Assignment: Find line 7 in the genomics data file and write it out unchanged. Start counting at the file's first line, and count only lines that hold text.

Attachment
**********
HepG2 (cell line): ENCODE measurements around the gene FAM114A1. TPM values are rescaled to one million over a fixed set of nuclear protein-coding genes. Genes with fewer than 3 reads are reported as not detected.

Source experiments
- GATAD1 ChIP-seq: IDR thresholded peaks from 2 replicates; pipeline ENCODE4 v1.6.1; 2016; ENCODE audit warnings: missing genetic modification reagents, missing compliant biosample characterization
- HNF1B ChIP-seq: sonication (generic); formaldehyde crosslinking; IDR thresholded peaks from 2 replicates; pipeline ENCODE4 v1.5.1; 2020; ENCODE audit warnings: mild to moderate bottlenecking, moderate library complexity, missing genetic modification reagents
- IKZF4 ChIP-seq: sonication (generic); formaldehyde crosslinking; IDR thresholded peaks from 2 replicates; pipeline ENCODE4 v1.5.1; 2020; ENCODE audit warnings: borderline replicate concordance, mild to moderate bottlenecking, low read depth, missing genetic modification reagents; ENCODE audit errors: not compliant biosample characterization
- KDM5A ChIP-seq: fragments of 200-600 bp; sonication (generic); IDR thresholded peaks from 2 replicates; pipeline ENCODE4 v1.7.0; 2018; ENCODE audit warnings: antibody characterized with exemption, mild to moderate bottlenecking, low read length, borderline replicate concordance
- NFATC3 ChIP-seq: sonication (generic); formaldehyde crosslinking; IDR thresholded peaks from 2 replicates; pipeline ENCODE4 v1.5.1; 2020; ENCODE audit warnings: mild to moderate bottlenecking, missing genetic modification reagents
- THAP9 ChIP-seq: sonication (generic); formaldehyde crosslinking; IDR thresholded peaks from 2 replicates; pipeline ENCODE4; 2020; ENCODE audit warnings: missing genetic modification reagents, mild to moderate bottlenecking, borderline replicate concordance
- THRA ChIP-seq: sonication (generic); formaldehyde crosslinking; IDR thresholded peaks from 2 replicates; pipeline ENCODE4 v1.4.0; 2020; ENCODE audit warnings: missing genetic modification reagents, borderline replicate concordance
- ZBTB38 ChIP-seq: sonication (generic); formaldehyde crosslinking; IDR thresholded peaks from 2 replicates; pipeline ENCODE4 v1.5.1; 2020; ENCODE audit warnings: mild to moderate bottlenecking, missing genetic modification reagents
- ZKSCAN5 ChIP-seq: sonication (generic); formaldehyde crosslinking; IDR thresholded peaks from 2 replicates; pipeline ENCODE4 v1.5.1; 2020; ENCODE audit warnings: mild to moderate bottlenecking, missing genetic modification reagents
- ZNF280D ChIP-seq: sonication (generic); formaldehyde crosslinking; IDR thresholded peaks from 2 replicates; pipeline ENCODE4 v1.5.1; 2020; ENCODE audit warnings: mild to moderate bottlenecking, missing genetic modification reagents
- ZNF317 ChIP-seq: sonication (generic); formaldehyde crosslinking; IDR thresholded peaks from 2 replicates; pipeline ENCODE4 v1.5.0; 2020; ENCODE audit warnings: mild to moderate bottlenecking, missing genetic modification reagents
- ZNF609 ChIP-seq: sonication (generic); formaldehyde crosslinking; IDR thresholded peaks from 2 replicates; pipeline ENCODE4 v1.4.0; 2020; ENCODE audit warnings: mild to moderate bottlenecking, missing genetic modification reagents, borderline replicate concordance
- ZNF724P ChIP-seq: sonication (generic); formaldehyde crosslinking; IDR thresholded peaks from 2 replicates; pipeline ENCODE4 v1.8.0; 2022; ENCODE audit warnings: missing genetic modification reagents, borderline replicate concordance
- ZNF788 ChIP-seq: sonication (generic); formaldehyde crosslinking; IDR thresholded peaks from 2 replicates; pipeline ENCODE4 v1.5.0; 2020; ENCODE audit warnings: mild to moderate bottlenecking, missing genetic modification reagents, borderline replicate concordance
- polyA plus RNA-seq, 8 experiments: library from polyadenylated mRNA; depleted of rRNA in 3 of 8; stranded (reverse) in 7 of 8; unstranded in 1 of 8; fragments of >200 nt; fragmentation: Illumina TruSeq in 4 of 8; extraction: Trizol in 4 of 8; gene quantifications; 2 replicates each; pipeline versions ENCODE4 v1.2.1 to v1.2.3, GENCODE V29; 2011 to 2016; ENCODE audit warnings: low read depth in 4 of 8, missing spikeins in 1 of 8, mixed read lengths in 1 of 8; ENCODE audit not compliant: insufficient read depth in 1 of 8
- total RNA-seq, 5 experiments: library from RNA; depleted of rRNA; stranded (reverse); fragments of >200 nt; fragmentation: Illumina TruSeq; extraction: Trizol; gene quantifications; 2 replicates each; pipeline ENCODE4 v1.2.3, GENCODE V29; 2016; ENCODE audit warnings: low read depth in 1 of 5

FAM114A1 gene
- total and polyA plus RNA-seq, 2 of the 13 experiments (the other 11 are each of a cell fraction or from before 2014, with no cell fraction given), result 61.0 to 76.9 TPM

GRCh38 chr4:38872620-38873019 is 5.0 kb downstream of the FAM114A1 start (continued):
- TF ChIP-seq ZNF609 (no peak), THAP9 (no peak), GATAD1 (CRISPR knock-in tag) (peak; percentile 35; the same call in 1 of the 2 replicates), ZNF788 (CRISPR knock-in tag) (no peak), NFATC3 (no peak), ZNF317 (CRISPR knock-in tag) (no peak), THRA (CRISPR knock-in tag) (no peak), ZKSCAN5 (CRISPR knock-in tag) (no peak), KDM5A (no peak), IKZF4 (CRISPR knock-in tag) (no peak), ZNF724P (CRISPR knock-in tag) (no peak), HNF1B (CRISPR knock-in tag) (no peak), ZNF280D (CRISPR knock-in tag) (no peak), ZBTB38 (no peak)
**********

- NFATC3 ChIP-seq: sonication (generic); formaldehyde crosslinking; IDR thresholded peaks from 2 replicates; pipeline ENCODE4 v1.5.1; 2020; ENCODE audit warnings: mild to moderate bottlenecking, missing genetic modification reagents